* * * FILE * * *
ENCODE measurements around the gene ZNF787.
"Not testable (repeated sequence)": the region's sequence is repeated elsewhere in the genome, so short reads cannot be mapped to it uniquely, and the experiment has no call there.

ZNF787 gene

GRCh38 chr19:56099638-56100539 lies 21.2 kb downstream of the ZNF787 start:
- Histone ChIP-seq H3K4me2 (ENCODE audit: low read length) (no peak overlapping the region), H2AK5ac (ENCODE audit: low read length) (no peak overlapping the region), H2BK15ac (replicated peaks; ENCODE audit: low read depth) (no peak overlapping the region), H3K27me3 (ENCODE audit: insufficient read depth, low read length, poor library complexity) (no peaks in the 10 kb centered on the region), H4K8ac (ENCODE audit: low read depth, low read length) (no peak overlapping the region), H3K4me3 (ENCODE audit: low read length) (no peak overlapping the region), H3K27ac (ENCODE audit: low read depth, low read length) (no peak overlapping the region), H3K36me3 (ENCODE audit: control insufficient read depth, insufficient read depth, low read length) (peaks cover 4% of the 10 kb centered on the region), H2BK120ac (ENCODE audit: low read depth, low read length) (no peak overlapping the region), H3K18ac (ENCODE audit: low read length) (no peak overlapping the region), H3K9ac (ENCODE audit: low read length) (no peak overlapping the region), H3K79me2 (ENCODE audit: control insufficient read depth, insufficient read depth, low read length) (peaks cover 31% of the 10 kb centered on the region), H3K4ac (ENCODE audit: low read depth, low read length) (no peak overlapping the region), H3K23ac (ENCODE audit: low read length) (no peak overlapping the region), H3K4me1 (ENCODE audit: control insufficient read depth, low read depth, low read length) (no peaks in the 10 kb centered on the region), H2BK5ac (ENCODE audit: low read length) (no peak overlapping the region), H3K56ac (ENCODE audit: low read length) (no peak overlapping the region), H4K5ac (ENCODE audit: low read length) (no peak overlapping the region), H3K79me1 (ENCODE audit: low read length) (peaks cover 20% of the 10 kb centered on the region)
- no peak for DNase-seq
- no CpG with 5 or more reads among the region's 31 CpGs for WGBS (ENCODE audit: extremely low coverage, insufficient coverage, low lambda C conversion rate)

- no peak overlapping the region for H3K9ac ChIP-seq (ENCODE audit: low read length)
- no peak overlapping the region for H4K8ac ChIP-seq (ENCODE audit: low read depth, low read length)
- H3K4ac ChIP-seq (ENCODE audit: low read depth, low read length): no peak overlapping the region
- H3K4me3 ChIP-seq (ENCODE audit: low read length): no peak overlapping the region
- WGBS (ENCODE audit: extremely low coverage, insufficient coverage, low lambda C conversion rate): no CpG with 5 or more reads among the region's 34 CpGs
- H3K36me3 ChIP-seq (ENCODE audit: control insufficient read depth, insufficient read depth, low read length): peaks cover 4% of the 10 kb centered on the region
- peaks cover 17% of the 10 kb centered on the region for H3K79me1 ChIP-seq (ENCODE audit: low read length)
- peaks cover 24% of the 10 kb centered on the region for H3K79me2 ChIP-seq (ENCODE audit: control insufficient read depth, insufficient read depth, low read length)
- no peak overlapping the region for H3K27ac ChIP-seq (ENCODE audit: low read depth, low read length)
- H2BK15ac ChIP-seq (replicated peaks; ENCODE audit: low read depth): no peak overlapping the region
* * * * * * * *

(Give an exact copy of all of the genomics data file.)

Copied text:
ENCODE measurements around the gene ZNF787.
"Not testable (repeated sequence)": the region's sequence is repeated elsewhere in the genome, so short reads cannot be mapped to it uniquely, and the experiment has no call there.

ZNF787 gene

GRCh38 chr19:56099638-56100539 lies 21.2 kb downstream of the ZNF787 start:
- Histone ChIP-seq H3K4me2 (ENCODE audit: low read length) (no peak overlapping the region), H2AK5ac (ENCODE audit: low read length) (no peak overlapping the region), H2BK15ac (replicated peaks; ENCODE audit: low read depth) (no peak overlapping the region), H3K27me3 (ENCODE audit: insufficient read depth, low read length, poor library complexity) (no peaks in the 10 kb centered on the region), H4K8ac (ENCODE audit: low read depth, low read length) (no peak overlapping the region), H3K4me3 (ENCODE audit: low read length) (no peak overlapping the region), H3K27ac (ENCODE audit: low read depth, low read length) (no peak overlapping the region), H3K36me3 (ENCODE audit: control insufficient read depth, insufficient read depth, low read length) (peaks cover 4% of the 10 kb centered on the region), H2BK120ac (ENCODE audit: low read depth, low read length) (no peak overlapping the region), H3K18ac (ENCODE audit: low read length) (no peak overlapping the region), H3K9ac (ENCODE audit: low read length) (no peak overlapping the region), H3K79me2 (ENCODE audit: control insufficient read depth, insufficient read depth, low read length) (peaks cover 31% of the 10 kb centered on the region), H3K4ac (ENCODE audit: low read depth, low read length) (no peak overlapping the region), H3K23ac (ENCODE audit: low read length) (no peak overlapping the region), H3K4me1 (ENCODE audit: control insufficient read depth, low read depth, low read length) (no peaks in the 10 kb centered on the region), H2BK5ac (ENCODE audit: low read length) (no peak overlapping the region), H3K56ac (ENCODE audit: low read length) (no peak overlapping the region), H4K5ac (ENCODE audit: low read length) (no peak overlapping the region), H3K79me1 (ENCODE audit: low read length) (peaks cover 20% of the 10 kb centered on the region)
- no peak for DNase-seq
- no CpG with 5 or more reads among the region's 31 CpGs for WGBS (ENCODE audit: extremely low coverage, insufficient coverage, low lambda C conversion rate)

- no peak overlapping the region for H3K9ac ChIP-seq (ENCODE audit: low read length)
- no peak overlapping the region for H4K8ac ChIP-seq (ENCODE audit: low read depth, low read length)
- H3K4ac ChIP-seq (ENCODE audit: low read depth, low read length): no peak overlapping the region
- H3K4me3 ChIP-seq (ENCODE audit: low read length): no peak overlapping the region
- WGBS (ENCODE audit: extremely low coverage, insufficient coverage, low lambda C conversion rate): no CpG with 5 or more reads among the region's 34 CpGs
- H3K36me3 ChIP-seq (ENCODE audit: control insufficient read depth, insufficient read depth, low read length): peaks cover 4% of the 10 kb centered on the region
- peaks cover 17% of the 10 kb centered on the region for H3K79me1 ChIP-seq (ENCODE audit: low read length)
- peaks cover 24% of the 10 kb centered on the region for H3K79me2 ChIP-seq (ENCODE audit: control insufficient read depth, insufficient read depth, low read length)
- no peak overlapping the region for H3K27ac ChIP-seq (ENCODE audit: low read depth, low read length)
- H2BK15ac ChIP-seq (replicated peaks; ENCODE audit: low read depth): no peak overlapping the region